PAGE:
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Parashat B'midbar: Whom We Count, Why We Count, and How We Can Better Count Everyone

Parashat B'midbar: Whom We Count, Why We Count, and How We Can Better Count Everyone

Closeup of a hand holding a magnifying glass over a collage of many faces

Parashat B’midbar is an interesting Torah portion because it includes what some might consider one of the drier parts of the Torah, a census – and yet there is a lot to be gleaned from it. It gives us insight into taking stock, assigning responsibility, and the roles that we play in our communities.

When we think of taking a census, we typically think of taking a count of everyone, but God tells Moses to take a census of every Israelite male above the age of 20 who is physically able to bear arms and assign them specific duties. This makes sense; after all, they’re traveling in the wilderness and need to take every security measure possible.

That said, I can’t help but think about who wasn’t counted in this census: women and children. Of course, I know it was imperative, at that moment, to keep a record of every battle-ready male and the tribes and roles with which they were associated, but it reminded me: Sometimes, who’s not being accounted for is more telling than who is.

I think about this a lot in relation to the experiences of Jews of Color, many of whom have not had the most welcoming of experiences in some of our sacred spaces. When we’re asked questions like, “How exactly are you Jewish?” or “How do you so much about Judaism?” or “Why did you convert?” (which assumes that all Jews of Color are converts), we often feel “othered” and made into a spectacle simply for showing up to Shabbat – regardless of the intent of the person asking.

I can’t tell you how many Jewish social gatherings I’ve been to where I’ve been asked if I am Jewish; when I do humor their probing of my identity, I ask why they felt the need to ask. People often respond, “I just never would’ve guessed you were Jewish.”

Jews have existed in all colors and across all parts of the world for centuries, yet people are still perplexed by the mere existence of Jews of Color in their midst. Why? Because we simply aren’t being accounted for.

I recently had the opportunity to attend Consultation on Conscience, an event put together by the Religious Action Center of Reform Judaism in Washington, D.C., where I attended a presentation headlined by Ilana Kaufman, director of the Jews of Color Field Building Initiative. In her presentation, and in her piece published in the Times of Israel that day, Kaufman explained that of the 7.2 million Jews living in the United States, 1 in 7 is a Jew of Color. Additionally, a local study commissioned by the Jewish Federation of San Francisco found that 25 percent of Jewish households are multiracial.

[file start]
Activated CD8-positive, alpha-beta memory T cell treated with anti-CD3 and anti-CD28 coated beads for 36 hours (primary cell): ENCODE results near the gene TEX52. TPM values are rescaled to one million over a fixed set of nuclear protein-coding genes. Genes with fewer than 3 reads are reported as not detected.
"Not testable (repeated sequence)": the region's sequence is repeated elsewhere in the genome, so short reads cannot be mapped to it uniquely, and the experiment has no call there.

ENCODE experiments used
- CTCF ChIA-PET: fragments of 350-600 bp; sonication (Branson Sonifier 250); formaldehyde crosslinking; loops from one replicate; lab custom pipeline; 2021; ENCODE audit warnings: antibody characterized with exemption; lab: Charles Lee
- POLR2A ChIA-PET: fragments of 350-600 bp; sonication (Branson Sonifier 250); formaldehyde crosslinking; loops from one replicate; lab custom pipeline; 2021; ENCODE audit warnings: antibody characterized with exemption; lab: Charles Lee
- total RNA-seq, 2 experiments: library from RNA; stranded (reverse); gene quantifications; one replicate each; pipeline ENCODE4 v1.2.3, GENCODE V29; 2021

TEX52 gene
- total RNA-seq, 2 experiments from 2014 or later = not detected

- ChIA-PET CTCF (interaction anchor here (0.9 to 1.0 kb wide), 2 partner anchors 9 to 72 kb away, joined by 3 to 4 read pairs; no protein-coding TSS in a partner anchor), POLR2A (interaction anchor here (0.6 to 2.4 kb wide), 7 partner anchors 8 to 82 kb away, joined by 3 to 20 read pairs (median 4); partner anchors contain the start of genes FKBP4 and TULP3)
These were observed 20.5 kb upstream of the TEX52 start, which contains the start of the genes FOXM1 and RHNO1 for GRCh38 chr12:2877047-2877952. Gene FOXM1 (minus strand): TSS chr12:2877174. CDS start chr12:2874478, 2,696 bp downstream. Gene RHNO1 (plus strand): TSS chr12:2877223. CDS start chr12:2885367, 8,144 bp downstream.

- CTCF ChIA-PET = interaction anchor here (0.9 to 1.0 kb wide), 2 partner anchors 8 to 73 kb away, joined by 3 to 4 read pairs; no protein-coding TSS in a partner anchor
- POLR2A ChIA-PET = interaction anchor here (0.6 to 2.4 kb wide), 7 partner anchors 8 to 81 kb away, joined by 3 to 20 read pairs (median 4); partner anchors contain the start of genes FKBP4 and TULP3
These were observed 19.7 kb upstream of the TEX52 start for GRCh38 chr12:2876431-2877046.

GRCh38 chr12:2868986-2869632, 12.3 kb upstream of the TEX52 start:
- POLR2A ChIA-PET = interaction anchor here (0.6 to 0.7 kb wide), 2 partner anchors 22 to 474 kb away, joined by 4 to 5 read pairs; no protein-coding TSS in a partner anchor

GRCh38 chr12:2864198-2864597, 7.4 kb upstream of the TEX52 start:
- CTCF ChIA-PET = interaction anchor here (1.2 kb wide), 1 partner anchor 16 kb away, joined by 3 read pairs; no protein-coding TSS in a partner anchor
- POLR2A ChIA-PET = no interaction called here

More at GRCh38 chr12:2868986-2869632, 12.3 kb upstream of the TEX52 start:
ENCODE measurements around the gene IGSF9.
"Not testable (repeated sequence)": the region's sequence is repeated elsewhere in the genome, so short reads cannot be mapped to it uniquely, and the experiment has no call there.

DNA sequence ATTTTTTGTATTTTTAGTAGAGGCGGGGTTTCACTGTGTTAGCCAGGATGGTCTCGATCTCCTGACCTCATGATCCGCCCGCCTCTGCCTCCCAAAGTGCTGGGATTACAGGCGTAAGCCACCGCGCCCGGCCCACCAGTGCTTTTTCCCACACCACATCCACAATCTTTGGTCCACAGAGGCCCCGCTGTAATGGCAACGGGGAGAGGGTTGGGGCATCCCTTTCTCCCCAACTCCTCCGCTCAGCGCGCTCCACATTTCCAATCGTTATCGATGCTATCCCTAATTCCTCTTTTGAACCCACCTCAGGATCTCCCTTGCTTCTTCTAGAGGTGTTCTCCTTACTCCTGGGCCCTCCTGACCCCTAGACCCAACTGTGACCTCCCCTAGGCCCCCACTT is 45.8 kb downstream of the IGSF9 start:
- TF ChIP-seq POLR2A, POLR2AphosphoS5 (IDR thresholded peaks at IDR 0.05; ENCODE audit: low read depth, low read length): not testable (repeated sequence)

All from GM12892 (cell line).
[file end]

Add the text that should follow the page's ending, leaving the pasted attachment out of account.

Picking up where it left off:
Those numbers, Kaufman told us, will only continue to grow – but she also told us that many U.S. Jewish community demographic studies never ask about race at all or, when they do, ask poorly worded questions about race. In some cases, she told us, researchers even identify study respondents by looking up “Jewish-sounding” last names in regional phone books (which, of course, doesn’t account for a great many Jews whose last names don’t “sound Jewish”).

Despite this, though – and despite all the times Jews of Color have not been accounted for – I remain hopeful.

Kaufman’s findings have exposed a major problem in the ways we take count of our people – not just Jews of Color, but Jews period. It’s a problem that we, the Jewish community at large, can no longer afford to ignore. The reality is that more people identify as Jews of Color every day, and we can set ourselves up to grow even stronger by doing everything in our power to welcome them, accept them, and treat them equitably.

When we take account of others in our midst, we must remember to do our absolute best, in every circumstance, to acknowledge and respect the identities of every Jew in our community, including and especially Jews of Color, Jews with disabilities, Jews in interfaith partnerships and families, and Jews across the sexual and gender spectrums. Not only should we welcome these members of our family with open arms, we should also be giving them equal seating at our tables.

This major and important shift in collecting Jewish demographic data will lead us further out of our midbar, our wilderness of dangerous nostalgia and erasure, into a Promised Land that celebrates diversity, inclusion, and equity.

Hear more from stories about and from Jews of Color, in their own words, in our podcast Wholly Jewish.

Chris Harrison is the writer and editor for Audacious Hospitality at the Union for Reform Judaism and a fellow in the 2018 JewV’Nation Fellowship’s Jews of Color Leadership Cohort. A graduate of Miami University in Oxford, OH, he holds a degree in creative writing and film studies. He grew up at Payne A.M.E. Chapel in Hamilton, OH, and converted to Judaism at Temple Beth El in Bloomfield Hills, MI, to reconnect to his ancestral roots. He is the co-author of an essay, “If Not Now When, If Not Together, then Never,” that appears in Holding Fast: Jews Respond to American Gun Violence. Chris has a passion for writing, Jewish studies, cinema, and staying active while at the gym and exploring New York City.

Chris Harrison
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